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About GovernorBill Weld
Bill Weld was elected Governor of Massachusetts in 1990 and reelected in 1994 with 71% of the vote, when only 14% of the electorate shared his party registration.
In 2016, Bill received four and a half million votes as the Vice-Presidential nominee of the Libertarian Party, on a fiscally responsible and socially tolerant platform. This was more than triple the party’s best previous showing, and gained the Libertarian Party major party status or other ballot access standing in a record number of states.
As Governor, Bill cut taxes 21 times and never raised any taxes. He was rated the nation’s most fiscally conservative governor by both the Wall Street Journal and the CATO Institute. Before the end of his first term, Massachusetts’ unemployment rate went from highest to lowest among the nation’s 11 industrialized states.
During his tenure as Governor, Bill led 16 official trade missions to countries in Africa, Asia, Europe, and Latin America. He also served as national co-chair of the Privatization Council, which pioneered public-private partnerships, particularly in the area of infrastructure, and as national co-chair of U.S. Term Limits.
As Governor, Bill restructured the electric industry, setting a model for other states to introduce competition and market mechanisms. He substantially reformed environmental clean-ups and pollution prevention by privatizing those functions better performed by the private sector.
Bill was an early proponent of gay and lesbian civil rights; he appointed the judge whose opinion recognized marriage equality as a constitutional right for the first time in the United States. He has always been an outspoken defender of a woman’s right to choose, and he was an early proponent of medical marijuana.
Before becoming Governor, Bill served in Washington as Assistant Attorney General overseeing the Department of Justice’s Criminal Division. This followed his five-year tenure as U.S. Attorney for Massachusetts, during which he successfully prosecuted 109 of 111 public corruption cases.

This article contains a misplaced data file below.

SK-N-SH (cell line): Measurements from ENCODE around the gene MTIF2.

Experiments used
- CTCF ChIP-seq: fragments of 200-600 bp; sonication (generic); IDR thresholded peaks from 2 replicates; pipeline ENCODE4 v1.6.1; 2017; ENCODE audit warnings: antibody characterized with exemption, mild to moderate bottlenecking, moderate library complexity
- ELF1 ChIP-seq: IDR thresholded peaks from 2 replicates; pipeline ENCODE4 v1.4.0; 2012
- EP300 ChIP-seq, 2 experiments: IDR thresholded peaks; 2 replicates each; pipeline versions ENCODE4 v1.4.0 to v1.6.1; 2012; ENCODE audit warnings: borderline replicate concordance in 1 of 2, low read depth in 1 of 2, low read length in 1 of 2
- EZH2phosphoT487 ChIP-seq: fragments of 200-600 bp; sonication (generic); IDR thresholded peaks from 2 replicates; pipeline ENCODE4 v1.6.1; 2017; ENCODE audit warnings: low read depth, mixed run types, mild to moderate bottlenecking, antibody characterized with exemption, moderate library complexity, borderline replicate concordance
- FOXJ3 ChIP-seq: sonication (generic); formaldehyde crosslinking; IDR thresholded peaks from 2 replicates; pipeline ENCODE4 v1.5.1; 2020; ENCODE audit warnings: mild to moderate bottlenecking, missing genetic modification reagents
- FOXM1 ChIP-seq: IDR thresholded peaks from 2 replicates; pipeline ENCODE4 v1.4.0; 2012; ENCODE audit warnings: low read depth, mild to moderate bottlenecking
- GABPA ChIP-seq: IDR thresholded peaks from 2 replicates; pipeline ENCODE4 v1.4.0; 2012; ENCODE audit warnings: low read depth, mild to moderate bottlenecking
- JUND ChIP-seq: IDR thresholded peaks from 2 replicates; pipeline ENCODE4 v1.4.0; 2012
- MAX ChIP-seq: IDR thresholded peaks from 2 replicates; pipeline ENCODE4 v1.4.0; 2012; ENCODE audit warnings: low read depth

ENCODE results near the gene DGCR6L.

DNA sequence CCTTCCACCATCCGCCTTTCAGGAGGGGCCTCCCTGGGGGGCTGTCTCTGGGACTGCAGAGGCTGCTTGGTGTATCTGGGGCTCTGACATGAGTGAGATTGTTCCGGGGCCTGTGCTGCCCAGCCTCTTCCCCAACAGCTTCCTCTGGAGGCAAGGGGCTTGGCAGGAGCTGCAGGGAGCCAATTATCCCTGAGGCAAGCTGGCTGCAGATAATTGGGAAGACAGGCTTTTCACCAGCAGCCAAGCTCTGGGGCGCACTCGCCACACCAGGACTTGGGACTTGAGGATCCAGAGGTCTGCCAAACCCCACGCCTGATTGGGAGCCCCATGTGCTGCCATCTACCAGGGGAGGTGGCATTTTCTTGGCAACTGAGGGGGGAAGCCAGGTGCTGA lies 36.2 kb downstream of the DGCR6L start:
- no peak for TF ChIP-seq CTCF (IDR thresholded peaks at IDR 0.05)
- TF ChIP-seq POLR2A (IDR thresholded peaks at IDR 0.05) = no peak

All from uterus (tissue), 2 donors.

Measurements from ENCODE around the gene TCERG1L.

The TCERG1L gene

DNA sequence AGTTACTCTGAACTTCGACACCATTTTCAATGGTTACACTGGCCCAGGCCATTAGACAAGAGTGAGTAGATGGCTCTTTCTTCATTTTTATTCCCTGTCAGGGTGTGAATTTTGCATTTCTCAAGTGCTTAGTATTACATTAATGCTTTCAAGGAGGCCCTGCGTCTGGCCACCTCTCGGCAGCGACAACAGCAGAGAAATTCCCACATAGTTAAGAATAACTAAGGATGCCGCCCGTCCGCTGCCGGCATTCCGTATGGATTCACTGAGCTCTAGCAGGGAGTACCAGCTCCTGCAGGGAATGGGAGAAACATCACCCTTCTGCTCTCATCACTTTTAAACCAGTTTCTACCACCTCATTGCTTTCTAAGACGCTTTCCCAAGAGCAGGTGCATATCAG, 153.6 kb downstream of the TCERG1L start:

At the beginning of his career, Bill served as a staff member in both the U.S. Senate and House, including participating in the Watergate impeachment inquiry. Bill graduated summa cum laude in classics from Harvard, received a degree in international economics from Oxford University in England, and graduated cum laude from Harvard Law School.
Bill is an active member of the Council on Foreign Relations and of the InterAction Council, an organization of former heads of state who meet around the world and issue annual reports on international issues of transcendent importance such as nuclear proliferation, religious sectarianism, and food and water. Bill served by Presidential appointment on the U.S. Holocaust Memorial Council. A partner in a Boston law firm, he currently serves on a number of public and private company boards.
Bill and his wife Leslie Marshall live in Canton, Massachusetts. Bill has three step-children, and five children by his previous marriage to Susan Roosevelt, the great-granddaughter of President Theodore Roosevelt.
One of the functions of government is to act as a safeguard not just of property but of our liberties.
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